Question: We are eating way too much junk food. We want to clean up our family’s diet. Help!
Karen Prior responds: First of all, congratulations! Having the desire and energy to improve your family's diet is the first step.
Taking a little time to plan and prepare ahead of time can really help keep you on track. Here are some suggestions for helping you prepare.
Clean out the pantry. If sugar is listed among the first three ingredients, toss it out! Ingredient lists on packages are listed from greatest to least quantity, so if there is more sugar than flour in a food item, then sugar will be listed before flour in the ingredient list. Sugar can hide in ingredient lists as syrup, honey, corn sweetener, corn syrup, fruit juice concentrate, high-fructose corn syrup, evaporated cane juice and a whole host of words ending in "-ose." You will be surprised how many canned vegetables, pasta sauces, crackers and soups have sugar listed in the first few ingredients. The lower down the list, the better.
Make a list of the junk foods everyone will miss the most. Find healthier alternatives to substitute for these junk foods. Eliminating the “fun” food altogether sets you up for failure -- there is nothing better than that forbidden chocolate cake! It is much better to eat a chocolate cake that is made of whole ingredients rather than eating a cellophane-wrapped snack cake. There are some really good healthy knock-offs for common junk foods. Shop at a health food store or in the health foods section of your grocery store. Brands like Barbara’s Kitchen, Whole Foods, Amy’s Gourmet and Newman’s Own make wholesome, healthy alternatives to the highly processed junk foods on the market. Buy smaller packages of these foods and limit how much you buy, so when it is all gone, everyone must wait until the next shopping trip for more. As a general rule, the fewer ingredients the better -- and if you can not pronounce it or if it sounds like a chemical, it is best avoided.
Make a list of acceptable foods everyone likes. Have everyone write down three to five healthy items that they are willing to eat for each meal. You may want to provide a list of samples of healthy foods. You could even come up with theme nights: Mexican Monday, Sandwich Tuesday, Italian Wednesday, Comfort Food Thursday ... Then have each family member come up with an acceptable meal for the theme night. If you have a family of four, you’ll end up with a month’s worth of meals (that is, if everyone can agree upon dishes that are acceptable or at least adaptable for all other family members). This list will help you in planning your menu.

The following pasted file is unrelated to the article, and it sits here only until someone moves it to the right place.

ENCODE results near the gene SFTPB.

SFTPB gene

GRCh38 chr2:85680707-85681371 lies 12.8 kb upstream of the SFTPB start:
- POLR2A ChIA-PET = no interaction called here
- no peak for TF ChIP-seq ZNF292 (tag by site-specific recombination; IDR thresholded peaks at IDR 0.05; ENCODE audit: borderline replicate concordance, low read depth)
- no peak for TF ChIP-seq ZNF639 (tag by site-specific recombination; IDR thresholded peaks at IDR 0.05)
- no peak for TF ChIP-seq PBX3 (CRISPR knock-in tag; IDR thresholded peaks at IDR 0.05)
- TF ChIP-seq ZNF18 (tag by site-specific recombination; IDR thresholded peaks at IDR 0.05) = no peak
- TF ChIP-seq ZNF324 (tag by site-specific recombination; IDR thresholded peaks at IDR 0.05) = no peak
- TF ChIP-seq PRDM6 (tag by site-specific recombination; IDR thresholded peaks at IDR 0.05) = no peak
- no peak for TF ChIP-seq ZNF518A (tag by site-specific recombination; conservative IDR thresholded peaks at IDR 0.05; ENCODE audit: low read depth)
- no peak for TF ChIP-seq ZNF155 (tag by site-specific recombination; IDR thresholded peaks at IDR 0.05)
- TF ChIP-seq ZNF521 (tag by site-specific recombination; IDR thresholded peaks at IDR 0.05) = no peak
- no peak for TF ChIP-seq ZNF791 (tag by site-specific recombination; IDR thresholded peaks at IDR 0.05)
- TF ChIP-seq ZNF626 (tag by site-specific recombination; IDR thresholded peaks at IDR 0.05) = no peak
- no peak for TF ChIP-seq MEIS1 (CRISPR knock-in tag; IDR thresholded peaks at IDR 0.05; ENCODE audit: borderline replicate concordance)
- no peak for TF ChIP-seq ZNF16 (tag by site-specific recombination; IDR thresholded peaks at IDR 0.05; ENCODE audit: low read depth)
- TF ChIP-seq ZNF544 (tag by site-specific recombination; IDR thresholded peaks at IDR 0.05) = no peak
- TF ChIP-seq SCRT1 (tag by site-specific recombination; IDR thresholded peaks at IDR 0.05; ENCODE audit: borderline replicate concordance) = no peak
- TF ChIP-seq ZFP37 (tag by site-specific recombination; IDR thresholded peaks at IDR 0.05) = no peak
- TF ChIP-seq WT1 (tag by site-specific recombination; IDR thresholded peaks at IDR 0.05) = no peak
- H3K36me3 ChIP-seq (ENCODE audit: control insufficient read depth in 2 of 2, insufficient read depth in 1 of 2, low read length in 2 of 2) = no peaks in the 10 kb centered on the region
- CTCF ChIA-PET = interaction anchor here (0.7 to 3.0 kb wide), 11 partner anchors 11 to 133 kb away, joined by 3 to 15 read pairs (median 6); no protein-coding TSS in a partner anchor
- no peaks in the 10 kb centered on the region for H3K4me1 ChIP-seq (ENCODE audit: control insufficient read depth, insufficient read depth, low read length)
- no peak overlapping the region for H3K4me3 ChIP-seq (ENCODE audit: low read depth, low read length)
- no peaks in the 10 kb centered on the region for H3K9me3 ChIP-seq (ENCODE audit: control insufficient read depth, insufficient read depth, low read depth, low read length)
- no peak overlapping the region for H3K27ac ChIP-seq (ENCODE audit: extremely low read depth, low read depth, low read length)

Make a weekly menu and shopping list. Having a planned menu helps keep you on track and limits your susceptibility to heading to a fast-food restaurant or even snacking on a toaster pastry as you stand with the refrigerator open trying to figure out what to cook at the last minute. Use your weekly menu to plan your shopping list so you are sure to have everything on hand to prepare the meal. Enlist children in helping plan the menu and crosscheck the grocery list. Plan ahead the day before and check to see that all ingredients are on hand to avoid last-minute issues. We keep our menu on index cards, one for each dish/meal with the shopping list on the back. Post the menu for the entire family to view; this helps prevent the “What’s for dinner? Oh, I don’t want that!” conversation. By seeing the menu in advance, your family is more likely to get psyched up for the meal.
Try a new recipe or two each week. Talk to friends and family members, or flip through recipe books and find a new simple dish or two to prepare each week. This helps keep everyone from getting bored.
© Karen Prior. See more about Karen.
The information appearing at Natural Family Online™ is for educational purposes only and is not intended to serve as a substitute for professional medical advice. Please review the rest of our disclaimer and user agreement.